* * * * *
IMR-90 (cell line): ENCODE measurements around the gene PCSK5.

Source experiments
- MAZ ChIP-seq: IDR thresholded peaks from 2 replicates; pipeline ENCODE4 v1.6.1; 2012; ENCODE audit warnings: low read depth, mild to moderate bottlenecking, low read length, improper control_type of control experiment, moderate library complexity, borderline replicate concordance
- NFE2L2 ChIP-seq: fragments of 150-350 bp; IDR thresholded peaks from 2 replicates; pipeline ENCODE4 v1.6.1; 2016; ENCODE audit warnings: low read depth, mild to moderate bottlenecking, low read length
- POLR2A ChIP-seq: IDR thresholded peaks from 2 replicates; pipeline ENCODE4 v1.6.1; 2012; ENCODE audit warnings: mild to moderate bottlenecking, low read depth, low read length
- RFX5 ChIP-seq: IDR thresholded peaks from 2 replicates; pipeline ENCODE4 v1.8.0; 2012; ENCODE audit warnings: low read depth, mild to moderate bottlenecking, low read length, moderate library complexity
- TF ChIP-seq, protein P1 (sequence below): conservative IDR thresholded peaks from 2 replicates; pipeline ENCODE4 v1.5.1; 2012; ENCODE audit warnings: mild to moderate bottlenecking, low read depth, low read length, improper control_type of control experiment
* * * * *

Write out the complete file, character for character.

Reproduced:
IMR-90 (cell line): ENCODE measurements around the gene PCSK5.

Source experiments
- MAZ ChIP-seq: IDR thresholded peaks from 2 replicates; pipeline ENCODE4 v1.6.1; 2012; ENCODE audit warnings: low read depth, mild to moderate bottlenecking, low read length, improper control_type of control experiment, moderate library complexity, borderline replicate concordance
- NFE2L2 ChIP-seq: fragments of 150-350 bp; IDR thresholded peaks from 2 replicates; pipeline ENCODE4 v1.6.1; 2016; ENCODE audit warnings: low read depth, mild to moderate bottlenecking, low read length
- POLR2A ChIP-seq: IDR thresholded peaks from 2 replicates; pipeline ENCODE4 v1.6.1; 2012; ENCODE audit warnings: mild to moderate bottlenecking, low read depth, low read length
- RFX5 ChIP-seq: IDR thresholded peaks from 2 replicates; pipeline ENCODE4 v1.8.0; 2012; ENCODE audit warnings: low read depth, mild to moderate bottlenecking, low read length, moderate library complexity
- TF ChIP-seq, protein P1 (sequence below): conservative IDR thresholded peaks from 2 replicates; pipeline ENCODE4 v1.5.1; 2012; ENCODE audit warnings: mild to moderate bottlenecking, low read depth, low read length, improper control_type of control experiment